Q: I've always said that if I could pick one community to move to and live in it would be Pierz. What makes that city appear to be such a great place to live?
RG: I think any community is only as good as the people that live there. And Pierz has great people. That includes locally owned businesses supporting each other, different civic organizations that are active in the community, a strong school system-and that includes both the public school and Holy Trinity in Pierz-and a real sense of community pride.
It's a community that has a very strong faith-based background, but I think most of all the thing I've noticed about Pierz is that when one member of the community is hurting, we all hurt. People rally around each other with an astounding sense of support. I think the people of Pierz know that they've got their neighbors' back because that neighbor has theirs.
Q: Personally, I think it's Thielen Meats. I have to stop and get some beef sticks and jerky every time I cover a Pierz event. What's your go-to purchase at the meat market?
RG: Talk about Sophie's Choice. It's all so good, but I'll just say that a Thielen Meats double-smoked ham is the star of my family's Easter dinner table every year.
Q: If you were to call one major sporting event what would it be?
RG: A question I often get from people is 'What's your favorite sport to broadcast?' And while I love them all, my answer is always baseball. There's just something about the pace of the game that lends itself to observing, to storytelling, to speculating and to second-guessing. As a child, it was the first sport I grew up learning to play and love. The history of the game, the statistics, the memory of the first time my dad took me to old Metropolitan Stadium to see my first Minnesota Twins game. So if I had the opportunity to broadcast any major sporting event, it would have to be a World Series game.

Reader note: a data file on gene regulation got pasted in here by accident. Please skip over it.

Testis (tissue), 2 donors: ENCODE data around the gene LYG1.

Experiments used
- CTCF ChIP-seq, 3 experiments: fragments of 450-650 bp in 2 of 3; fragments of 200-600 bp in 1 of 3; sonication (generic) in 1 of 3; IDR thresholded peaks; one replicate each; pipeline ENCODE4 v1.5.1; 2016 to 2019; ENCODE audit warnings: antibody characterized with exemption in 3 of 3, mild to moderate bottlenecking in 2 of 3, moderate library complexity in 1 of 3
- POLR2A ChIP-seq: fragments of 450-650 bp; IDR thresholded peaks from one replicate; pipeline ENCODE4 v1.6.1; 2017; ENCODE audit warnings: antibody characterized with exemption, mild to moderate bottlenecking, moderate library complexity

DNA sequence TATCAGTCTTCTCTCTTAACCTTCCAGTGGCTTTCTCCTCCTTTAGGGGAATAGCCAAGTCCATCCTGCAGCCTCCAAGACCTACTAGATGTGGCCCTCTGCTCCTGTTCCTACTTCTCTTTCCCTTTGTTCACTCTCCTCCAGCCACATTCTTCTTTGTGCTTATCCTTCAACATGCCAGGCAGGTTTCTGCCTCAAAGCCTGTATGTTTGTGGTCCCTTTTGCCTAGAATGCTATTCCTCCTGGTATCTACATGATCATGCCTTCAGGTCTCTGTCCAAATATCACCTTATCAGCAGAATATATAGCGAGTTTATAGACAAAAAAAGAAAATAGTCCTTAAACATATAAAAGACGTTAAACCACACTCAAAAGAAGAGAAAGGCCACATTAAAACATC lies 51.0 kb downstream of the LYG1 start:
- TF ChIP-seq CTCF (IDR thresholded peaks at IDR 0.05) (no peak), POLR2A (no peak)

Q: If you could go back in time and be at a sporting event, say the U.S. hockey team's win over the USSR in the Olympics, which one would you like to be at?
RG: The 1980 Miracle on Ice would certainly have been special to be at and I would have loved to have been at The Kentucky Derby, Preakness and Belmont in 1973 when Secretariat was winning the Triple Crown. I was fortunate enough to attend the 2010 Winter Olympics in Vancouver and witness the opening ceremonies in person as well as events such as curling, figure skating, men's and women's ice hockey and downhill skiing.
I'm a big fan of boxing so seeing Muhammad Ali fight in person at Madison Square Garden against Smokin' Joe Frazier or the Rumble in the Jungle against George Foreman would have been incredible.
My all-time favorite athlete was Houston Oilers running back Earl Campbell, so I would have loved to have seen No. 34 run all over those darn Pittsburgh Steelers.
But back to baseball, I'd have to say that I was at the one sporting event I'd like to have attended in history and that was Game 7 of the 1987 World Series at the Metrodome when the Twins beat St. Louis.